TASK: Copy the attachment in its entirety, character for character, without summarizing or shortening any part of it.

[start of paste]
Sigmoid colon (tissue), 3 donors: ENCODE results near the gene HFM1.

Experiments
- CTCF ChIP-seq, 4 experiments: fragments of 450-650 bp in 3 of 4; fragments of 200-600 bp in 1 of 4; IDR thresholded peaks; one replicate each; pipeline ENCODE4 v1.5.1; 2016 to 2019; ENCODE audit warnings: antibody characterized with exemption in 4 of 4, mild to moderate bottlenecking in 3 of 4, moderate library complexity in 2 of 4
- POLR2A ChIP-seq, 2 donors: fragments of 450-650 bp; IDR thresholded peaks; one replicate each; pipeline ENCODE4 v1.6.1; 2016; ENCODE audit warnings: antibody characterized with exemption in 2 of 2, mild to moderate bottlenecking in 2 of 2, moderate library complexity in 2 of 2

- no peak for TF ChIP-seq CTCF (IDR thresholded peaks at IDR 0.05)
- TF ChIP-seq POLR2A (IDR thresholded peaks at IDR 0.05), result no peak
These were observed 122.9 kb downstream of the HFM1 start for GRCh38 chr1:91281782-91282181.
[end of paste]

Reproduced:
Sigmoid colon (tissue), 3 donors: ENCODE results near the gene HFM1.

Experiments
- CTCF ChIP-seq, 4 experiments: fragments of 450-650 bp in 3 of 4; fragments of 200-600 bp in 1 of 4; IDR thresholded peaks; one replicate each; pipeline ENCODE4 v1.5.1; 2016 to 2019; ENCODE audit warnings: antibody characterized with exemption in 4 of 4, mild to moderate bottlenecking in 3 of 4, moderate library complexity in 2 of 4
- POLR2A ChIP-seq, 2 donors: fragments of 450-650 bp; IDR thresholded peaks; one replicate each; pipeline ENCODE4 v1.6.1; 2016; ENCODE audit warnings: antibody characterized with exemption in 2 of 2, mild to moderate bottlenecking in 2 of 2, moderate library complexity in 2 of 2

- no peak for TF ChIP-seq CTCF (IDR thresholded peaks at IDR 0.05)
- TF ChIP-seq POLR2A (IDR thresholded peaks at IDR 0.05), result no peak
These were observed 122.9 kb downstream of the HFM1 start for GRCh38 chr1:91281782-91282181.